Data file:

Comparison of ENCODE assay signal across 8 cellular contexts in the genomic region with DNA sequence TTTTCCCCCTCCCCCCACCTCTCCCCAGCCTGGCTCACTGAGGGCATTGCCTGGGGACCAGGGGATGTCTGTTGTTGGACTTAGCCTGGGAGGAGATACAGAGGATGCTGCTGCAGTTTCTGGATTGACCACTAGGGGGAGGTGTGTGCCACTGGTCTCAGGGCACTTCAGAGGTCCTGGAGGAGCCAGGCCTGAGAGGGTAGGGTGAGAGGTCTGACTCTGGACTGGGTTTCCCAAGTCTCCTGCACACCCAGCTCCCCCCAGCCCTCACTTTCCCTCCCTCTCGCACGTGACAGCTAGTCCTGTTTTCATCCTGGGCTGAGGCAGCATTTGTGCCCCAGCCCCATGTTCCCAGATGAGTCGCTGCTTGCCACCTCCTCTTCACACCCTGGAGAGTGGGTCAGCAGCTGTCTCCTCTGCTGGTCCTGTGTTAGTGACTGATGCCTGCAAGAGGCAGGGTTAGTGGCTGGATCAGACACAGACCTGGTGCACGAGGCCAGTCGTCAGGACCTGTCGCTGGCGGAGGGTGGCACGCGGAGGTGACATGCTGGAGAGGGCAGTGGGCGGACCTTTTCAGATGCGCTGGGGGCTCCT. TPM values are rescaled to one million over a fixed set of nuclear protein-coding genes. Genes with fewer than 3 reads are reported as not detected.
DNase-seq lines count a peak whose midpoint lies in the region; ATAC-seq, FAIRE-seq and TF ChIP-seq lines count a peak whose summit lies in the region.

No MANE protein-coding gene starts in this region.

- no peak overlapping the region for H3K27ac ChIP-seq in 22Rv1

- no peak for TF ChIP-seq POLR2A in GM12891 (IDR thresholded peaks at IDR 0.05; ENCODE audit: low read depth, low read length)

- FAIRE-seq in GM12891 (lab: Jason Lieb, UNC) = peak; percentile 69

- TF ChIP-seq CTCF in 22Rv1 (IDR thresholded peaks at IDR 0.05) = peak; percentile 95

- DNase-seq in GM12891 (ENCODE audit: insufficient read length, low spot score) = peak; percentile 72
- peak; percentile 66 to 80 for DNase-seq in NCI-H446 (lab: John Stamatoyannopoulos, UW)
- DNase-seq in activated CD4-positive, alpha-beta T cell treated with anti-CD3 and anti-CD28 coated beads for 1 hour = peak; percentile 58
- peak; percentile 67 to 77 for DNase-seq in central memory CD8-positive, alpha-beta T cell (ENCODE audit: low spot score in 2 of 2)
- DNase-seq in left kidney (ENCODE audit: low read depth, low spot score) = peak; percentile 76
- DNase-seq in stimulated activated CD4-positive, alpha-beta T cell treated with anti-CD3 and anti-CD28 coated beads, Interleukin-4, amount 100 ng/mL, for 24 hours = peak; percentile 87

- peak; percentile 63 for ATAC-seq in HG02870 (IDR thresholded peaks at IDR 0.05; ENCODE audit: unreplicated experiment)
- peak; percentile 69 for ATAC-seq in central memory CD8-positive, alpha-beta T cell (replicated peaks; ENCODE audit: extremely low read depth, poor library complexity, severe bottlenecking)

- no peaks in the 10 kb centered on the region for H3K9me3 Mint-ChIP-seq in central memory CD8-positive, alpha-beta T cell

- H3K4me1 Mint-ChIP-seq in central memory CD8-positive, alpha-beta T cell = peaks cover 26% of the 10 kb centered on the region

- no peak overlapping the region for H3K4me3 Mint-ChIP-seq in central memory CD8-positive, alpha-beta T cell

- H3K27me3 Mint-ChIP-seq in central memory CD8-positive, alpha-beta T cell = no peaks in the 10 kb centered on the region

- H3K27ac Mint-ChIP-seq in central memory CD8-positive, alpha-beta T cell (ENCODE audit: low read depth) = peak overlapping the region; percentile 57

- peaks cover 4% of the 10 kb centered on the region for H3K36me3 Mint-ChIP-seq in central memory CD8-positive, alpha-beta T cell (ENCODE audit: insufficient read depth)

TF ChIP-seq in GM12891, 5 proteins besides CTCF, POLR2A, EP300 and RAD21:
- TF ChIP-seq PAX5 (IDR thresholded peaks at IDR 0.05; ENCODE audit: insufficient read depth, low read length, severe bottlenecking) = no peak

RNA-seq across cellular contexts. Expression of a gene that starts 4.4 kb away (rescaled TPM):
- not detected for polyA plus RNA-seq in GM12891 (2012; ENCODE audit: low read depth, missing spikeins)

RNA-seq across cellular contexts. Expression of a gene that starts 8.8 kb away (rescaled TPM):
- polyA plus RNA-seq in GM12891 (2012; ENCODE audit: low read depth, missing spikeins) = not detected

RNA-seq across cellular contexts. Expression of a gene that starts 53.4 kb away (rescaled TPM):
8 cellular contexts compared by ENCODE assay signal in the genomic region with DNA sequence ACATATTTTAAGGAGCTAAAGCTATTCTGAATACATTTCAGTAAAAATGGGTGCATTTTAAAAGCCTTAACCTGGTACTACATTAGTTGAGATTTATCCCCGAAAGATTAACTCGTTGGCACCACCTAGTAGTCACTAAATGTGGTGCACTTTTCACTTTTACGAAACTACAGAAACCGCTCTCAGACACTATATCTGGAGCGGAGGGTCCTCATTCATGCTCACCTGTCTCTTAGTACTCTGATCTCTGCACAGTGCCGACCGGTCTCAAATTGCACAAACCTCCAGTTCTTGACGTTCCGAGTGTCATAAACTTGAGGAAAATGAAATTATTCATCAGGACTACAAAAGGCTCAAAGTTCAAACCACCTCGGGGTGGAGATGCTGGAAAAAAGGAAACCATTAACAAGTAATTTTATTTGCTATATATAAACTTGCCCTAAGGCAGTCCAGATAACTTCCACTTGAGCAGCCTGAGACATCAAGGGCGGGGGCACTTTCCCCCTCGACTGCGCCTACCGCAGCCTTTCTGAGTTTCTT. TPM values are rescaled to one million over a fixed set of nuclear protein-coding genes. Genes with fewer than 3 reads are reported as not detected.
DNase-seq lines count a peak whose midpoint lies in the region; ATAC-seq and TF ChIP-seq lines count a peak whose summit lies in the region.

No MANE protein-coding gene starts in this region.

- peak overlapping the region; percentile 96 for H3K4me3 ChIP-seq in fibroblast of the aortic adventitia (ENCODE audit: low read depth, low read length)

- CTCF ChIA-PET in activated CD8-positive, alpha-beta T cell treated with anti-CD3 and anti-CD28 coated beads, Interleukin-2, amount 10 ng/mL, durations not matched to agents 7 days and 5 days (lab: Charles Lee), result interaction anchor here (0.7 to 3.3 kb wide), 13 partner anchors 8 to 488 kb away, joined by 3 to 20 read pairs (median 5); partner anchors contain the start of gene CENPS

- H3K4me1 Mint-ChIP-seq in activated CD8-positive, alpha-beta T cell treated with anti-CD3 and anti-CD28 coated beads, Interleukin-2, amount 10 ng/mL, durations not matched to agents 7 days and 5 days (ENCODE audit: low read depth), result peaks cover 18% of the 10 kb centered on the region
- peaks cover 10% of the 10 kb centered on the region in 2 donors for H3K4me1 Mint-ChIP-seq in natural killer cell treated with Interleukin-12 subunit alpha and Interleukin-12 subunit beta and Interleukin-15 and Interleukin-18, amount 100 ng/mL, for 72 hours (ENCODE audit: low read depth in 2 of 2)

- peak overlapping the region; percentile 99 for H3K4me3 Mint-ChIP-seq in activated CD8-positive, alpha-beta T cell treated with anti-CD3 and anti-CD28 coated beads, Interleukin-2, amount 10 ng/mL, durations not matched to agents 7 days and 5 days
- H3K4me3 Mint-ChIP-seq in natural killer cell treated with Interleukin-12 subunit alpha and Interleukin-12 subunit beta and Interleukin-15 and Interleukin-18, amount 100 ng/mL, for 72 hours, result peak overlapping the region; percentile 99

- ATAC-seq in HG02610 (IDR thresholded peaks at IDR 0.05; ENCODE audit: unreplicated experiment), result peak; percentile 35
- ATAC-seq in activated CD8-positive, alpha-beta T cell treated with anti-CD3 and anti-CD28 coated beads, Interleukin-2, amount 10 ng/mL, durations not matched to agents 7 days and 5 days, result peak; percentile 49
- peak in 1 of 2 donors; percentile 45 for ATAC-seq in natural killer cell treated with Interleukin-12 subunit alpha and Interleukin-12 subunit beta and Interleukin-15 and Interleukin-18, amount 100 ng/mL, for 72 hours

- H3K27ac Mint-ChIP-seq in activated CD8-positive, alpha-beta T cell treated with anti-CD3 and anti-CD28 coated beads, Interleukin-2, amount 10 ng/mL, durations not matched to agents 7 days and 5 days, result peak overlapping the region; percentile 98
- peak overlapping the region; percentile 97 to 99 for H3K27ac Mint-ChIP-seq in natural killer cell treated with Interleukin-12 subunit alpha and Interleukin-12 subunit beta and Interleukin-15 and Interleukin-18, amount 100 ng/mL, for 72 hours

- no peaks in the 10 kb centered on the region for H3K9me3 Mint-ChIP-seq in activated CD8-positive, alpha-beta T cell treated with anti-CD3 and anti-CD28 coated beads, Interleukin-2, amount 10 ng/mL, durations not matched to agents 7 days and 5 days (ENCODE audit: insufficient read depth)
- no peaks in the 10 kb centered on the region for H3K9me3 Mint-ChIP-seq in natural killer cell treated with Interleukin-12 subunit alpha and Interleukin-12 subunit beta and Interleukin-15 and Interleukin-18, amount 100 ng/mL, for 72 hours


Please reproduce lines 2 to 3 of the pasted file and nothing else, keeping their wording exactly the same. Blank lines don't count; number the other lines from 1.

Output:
DNase-seq lines count a peak whose midpoint lies in the region; ATAC-seq, FAIRE-seq and TF ChIP-seq lines count a peak whose summit lies in the region.

No MANE protein-coding gene starts in this region.